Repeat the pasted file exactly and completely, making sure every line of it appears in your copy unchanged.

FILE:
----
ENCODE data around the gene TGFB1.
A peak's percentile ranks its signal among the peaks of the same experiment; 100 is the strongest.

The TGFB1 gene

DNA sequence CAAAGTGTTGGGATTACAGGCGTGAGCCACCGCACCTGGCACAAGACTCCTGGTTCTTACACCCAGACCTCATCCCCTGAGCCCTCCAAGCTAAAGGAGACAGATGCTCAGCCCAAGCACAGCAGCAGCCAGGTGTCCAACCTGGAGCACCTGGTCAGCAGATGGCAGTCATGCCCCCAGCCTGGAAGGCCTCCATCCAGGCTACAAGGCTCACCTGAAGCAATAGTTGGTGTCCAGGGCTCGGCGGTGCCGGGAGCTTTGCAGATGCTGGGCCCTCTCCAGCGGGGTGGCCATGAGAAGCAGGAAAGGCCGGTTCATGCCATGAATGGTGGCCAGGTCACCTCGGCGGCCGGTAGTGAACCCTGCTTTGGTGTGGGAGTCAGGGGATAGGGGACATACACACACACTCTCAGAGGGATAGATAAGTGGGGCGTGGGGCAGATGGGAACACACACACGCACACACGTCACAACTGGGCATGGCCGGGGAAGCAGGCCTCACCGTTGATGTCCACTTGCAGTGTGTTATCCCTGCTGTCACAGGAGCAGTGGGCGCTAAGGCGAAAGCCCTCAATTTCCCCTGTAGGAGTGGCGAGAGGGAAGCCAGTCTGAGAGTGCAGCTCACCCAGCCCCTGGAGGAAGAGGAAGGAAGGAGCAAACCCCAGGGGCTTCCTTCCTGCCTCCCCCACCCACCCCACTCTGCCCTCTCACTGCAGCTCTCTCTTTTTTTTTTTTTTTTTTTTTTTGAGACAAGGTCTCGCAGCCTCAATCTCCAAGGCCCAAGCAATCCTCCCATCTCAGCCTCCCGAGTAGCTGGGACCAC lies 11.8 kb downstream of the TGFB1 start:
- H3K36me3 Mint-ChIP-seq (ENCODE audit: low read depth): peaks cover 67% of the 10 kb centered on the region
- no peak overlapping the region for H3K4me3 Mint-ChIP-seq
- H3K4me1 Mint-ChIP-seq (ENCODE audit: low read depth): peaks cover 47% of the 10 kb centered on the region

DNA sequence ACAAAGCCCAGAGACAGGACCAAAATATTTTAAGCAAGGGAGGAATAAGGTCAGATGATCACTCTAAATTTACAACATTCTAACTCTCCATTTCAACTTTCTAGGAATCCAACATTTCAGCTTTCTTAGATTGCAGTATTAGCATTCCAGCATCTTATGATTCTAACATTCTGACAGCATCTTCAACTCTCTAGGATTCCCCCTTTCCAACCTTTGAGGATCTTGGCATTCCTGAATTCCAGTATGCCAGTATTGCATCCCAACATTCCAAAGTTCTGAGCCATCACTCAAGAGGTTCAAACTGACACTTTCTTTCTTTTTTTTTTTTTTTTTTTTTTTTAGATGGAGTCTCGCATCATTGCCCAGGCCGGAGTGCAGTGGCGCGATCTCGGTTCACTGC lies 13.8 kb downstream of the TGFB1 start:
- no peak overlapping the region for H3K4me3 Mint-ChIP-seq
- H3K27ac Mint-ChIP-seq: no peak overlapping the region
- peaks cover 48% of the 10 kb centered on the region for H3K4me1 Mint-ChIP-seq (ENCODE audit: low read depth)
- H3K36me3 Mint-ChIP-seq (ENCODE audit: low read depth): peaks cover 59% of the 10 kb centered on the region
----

ENCODE data around the gene TGFB1.
A peak's percentile ranks its signal among the peaks of the same experiment; 100 is the strongest.

The TGFB1 gene

DNA sequence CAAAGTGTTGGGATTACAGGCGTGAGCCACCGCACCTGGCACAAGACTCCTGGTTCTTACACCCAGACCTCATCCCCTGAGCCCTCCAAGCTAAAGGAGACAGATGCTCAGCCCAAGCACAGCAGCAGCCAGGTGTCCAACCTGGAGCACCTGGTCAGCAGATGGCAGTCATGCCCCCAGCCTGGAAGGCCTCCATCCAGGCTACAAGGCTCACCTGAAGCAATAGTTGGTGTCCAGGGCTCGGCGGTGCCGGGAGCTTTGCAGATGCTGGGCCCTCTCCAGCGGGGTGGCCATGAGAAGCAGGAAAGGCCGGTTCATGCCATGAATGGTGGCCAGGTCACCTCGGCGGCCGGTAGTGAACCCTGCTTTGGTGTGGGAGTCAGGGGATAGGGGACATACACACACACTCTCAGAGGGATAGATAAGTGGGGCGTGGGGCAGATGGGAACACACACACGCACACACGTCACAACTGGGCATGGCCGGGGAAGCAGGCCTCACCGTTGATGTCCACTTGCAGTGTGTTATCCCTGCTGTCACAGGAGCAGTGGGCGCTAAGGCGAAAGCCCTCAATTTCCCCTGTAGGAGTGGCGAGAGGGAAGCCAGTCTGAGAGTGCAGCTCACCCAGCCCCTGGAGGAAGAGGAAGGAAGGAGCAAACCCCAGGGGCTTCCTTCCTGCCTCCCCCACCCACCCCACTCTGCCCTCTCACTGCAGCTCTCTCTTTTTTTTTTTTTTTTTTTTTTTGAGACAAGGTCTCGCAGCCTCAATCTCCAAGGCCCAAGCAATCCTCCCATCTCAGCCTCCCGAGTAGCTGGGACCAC lies 11.8 kb downstream of the TGFB1 start:
- H3K36me3 Mint-ChIP-seq (ENCODE audit: low read depth): peaks cover 67% of the 10 kb centered on the region
- no peak overlapping the region for H3K4me3 Mint-ChIP-seq
- H3K4me1 Mint-ChIP-seq (ENCODE audit: low read depth): peaks cover 47% of the 10 kb centered on the region

DNA sequence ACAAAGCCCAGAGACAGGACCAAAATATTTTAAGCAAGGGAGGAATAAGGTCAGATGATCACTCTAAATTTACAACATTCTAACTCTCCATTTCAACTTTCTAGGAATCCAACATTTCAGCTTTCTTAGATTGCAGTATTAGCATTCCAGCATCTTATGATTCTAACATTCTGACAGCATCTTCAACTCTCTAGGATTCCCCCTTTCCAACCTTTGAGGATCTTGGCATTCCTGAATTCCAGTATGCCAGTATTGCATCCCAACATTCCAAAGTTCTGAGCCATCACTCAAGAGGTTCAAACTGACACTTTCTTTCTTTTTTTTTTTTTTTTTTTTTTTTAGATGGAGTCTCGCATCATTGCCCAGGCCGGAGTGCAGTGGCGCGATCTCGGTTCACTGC lies 13.8 kb downstream of the TGFB1 start:
- no peak overlapping the region for H3K4me3 Mint-ChIP-seq
- H3K27ac Mint-ChIP-seq: no peak overlapping the region
- peaks cover 48% of the 10 kb centered on the region for H3K4me1 Mint-ChIP-seq (ENCODE audit: low read depth)
- H3K36me3 Mint-ChIP-seq (ENCODE audit: low read depth): peaks cover 59% of the 10 kb centered on the region